The debate over whether humans can make rain or suppress severe hail storms by seeding clouds with chemicals has persisted for decades among scientists, lawmakers and water officials. In the 1970s, the federal government spent more than $20 million a year researching weather-modification projects such as cloud seeding. But nearly all that funding was pulled in the 1980s when it became apparent that earlier evidence had been greatly exaggerated and scientists began questioning whether cloud seeding worked.

More than a decade later, as a severe drought began to significantly impact much of the West in 2001, Congress revisited weather modification and approved $3.2 million for research on existing state cloud-seeding programs.

The silver iodide method of cloud seeding studied in Colorado and Nevada is the most commonly used weather-modification technique. The particles have been shown to stimulate formation of snowflakes under laboratory conditions. Releasing silver iodide into clouds is a tricky, imprecise process involving either airplane-mounted flares or mountaintop smoke generators. Researchers in Colorado and Nevada hoped to use powerful computer modeling to distinguish between seeded snowflakes and natural snowflakes, but were unsuccessful.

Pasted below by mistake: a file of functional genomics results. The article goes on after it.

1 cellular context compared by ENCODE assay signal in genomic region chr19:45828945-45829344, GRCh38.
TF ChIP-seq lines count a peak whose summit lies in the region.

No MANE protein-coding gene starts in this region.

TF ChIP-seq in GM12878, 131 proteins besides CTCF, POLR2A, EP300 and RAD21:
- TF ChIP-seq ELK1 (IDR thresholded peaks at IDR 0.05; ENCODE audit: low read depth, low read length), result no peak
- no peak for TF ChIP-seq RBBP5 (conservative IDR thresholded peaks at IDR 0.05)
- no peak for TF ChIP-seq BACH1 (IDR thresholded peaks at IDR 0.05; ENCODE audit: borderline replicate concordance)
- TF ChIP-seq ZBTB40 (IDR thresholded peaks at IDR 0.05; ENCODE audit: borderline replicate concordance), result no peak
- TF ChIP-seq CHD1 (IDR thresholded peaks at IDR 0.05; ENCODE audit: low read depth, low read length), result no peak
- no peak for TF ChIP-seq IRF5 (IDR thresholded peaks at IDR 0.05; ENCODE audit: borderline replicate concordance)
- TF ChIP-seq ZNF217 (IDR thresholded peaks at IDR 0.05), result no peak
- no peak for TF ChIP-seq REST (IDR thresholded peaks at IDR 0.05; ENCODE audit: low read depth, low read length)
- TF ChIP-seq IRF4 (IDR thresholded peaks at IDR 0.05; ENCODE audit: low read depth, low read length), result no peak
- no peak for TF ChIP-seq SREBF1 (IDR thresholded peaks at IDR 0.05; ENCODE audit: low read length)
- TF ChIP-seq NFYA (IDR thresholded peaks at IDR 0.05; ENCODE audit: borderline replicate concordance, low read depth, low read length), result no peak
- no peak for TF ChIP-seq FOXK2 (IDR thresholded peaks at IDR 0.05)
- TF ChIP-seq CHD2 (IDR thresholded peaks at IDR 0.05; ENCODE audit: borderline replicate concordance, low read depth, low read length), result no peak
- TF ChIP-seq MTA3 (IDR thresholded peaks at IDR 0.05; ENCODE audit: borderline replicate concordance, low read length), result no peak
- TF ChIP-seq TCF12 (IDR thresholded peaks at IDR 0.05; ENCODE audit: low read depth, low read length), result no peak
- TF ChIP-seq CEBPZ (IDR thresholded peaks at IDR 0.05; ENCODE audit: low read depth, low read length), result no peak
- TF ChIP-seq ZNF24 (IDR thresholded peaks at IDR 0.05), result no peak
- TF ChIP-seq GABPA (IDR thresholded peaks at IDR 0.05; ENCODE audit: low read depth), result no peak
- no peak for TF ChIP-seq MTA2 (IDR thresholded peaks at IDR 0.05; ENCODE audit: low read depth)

"Where we've been lacking is the physical research that can distinguish between naturally occurring precipitation and the new snow that falls as a result of the seeding," said Steve Hunter, a research meteorologist for the U.S. Bureau of Reclamation who oversaw the state projects.

Utah's propane gas experiment in the Wasatch Mountains appeared to produce the most concrete results, Hunter said. The scientist in charge of Utah's project, Arlin Super, a retired professor of meteorology with 30 years of experience in cloud seeding, said the propane method appeared to increase snowfall by at least 7 percent.

"Doing this one winter is hardly definitive, but it looks real intriguing," Super said.

Although researchers said they observed verifiable increases of precipitation in most of the experiments, a single year of data probably would not provide enough evidence to convince skeptics, Hunter said.

"What we really need is a lot more political will to follow through with the research because it may take five to 10 years to show statistical evidence how and why cloud seeding works," Hunter said.